== Calorie clarity ==Pret A Manger and Subway are among 18 major catering companies introducing calorie information on their menus for the first time, initially on a trial basis. Pret is to trial it in one store initially, with plans to expand to a further 24 shops. Subway stated it would display it in a minimum of six stores initially. The move coincided with the first annual report of the government’s obesity strategy Healthy Weight, Healthy Lives – One Year On.== Costa reaches 900 ==Costa Coffee this week broke through the 900-store mark as the branded coffee shop sector showed little sign of a slowdown in the recession. With a new outlet opening in London’s Piccadilly on Wednesday, a spokesperson told British Baker that Costa would open 100 stores in 2009. Costa also spent £150,000 on the opening this week of its third barista training academy in Newbury.== Supermarket agenda ==A new business development programme designed to help food and drink producers secure supermarket listings has been launched by development organisation Scotland Food & Drink, Sainsbury’s and the Scottish Government. Eleven food and drink companies, including Kingdom Bakery, Mey Selections and Murdoch Allen & Sons, will start the six-month programme this month.—-=== On the web ===l New chairman of the NSA’s bakery steering group Ian Thomson, talks about the group’s strategyl British Baker is now on Twitter – follow us at http://twitter.com/BritishBakerl Chester based-bakers P&A Davies teams up with California Raisins on local Chester radioTo read the full stories check out bakeryinfo.co.uk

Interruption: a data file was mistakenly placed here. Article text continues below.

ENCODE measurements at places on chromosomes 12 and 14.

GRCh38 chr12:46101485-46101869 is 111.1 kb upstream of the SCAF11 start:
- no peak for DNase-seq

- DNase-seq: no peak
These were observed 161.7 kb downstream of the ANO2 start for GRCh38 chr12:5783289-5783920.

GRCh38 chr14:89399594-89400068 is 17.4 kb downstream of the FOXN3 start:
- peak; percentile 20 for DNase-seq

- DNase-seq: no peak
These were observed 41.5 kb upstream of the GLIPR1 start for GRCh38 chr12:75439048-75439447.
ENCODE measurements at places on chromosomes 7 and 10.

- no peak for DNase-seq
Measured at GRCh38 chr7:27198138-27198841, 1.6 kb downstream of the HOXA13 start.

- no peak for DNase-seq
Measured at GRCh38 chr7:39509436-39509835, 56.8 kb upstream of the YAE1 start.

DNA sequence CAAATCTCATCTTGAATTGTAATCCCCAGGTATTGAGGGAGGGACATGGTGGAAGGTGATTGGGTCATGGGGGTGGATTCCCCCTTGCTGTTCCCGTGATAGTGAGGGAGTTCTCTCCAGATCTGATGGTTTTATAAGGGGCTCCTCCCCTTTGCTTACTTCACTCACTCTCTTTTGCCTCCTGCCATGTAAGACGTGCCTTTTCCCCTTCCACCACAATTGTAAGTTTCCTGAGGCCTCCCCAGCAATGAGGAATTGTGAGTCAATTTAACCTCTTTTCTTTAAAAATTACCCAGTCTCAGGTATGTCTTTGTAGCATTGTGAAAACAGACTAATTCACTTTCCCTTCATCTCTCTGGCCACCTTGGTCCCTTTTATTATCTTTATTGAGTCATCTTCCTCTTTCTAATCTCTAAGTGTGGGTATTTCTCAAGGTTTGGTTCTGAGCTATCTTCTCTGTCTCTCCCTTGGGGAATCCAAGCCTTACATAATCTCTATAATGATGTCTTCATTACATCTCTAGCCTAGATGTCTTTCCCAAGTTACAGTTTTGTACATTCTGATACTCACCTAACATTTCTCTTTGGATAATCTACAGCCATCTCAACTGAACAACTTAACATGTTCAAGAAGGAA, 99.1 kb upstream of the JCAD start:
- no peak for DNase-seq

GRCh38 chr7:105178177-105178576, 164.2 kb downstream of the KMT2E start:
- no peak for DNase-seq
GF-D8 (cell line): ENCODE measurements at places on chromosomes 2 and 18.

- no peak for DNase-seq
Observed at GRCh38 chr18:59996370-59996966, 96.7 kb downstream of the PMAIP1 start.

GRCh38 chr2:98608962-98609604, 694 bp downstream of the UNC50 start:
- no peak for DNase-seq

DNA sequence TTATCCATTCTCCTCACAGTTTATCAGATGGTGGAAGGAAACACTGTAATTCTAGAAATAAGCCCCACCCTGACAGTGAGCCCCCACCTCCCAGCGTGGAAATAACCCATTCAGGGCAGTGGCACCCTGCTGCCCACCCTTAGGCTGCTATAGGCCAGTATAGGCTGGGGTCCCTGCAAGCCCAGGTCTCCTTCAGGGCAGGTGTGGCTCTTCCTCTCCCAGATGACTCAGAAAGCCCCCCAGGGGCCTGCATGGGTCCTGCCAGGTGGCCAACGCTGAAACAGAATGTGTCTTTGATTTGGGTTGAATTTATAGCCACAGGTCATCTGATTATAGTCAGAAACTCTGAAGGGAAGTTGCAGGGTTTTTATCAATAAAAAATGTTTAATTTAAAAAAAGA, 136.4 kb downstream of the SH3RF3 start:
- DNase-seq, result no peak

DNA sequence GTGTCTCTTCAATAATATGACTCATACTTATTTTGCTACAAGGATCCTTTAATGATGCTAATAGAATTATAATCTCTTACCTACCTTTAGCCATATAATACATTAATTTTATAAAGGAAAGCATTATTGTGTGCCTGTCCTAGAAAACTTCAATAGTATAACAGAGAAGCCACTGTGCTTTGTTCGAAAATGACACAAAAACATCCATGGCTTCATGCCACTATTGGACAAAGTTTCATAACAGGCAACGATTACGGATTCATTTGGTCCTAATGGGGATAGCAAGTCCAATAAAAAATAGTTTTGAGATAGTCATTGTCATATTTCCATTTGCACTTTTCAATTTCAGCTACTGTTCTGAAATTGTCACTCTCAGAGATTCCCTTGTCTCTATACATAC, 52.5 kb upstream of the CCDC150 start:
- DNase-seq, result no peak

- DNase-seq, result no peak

North-west bakery chain Sayers and Hampsons has decided to celebrate National Cupcake Week, not with an attempt to make the largest cupcake, but by creating the smallest!Sayers said the Guinness Book of Records entry for the World’s Smallest Cupcake has never been recorded, so it is hoping its mini baked good will be a worthy contender. The cake itself only took one egg and 30 minutes to make. It measures 3cm in height and 1.5cm in diameter.In addition to its mini cupcake creation, Sayers and Hampsons will celebrate the Week by launching its full-size cupcakes across all stores, available in four different varieties. The miniature cupcakes will not be for sale. A spokesperson for the bakery added that the firm is “proud to break the mould”, for its small creation. “It should create some healthy competition, so next year we’ll go microscopic.”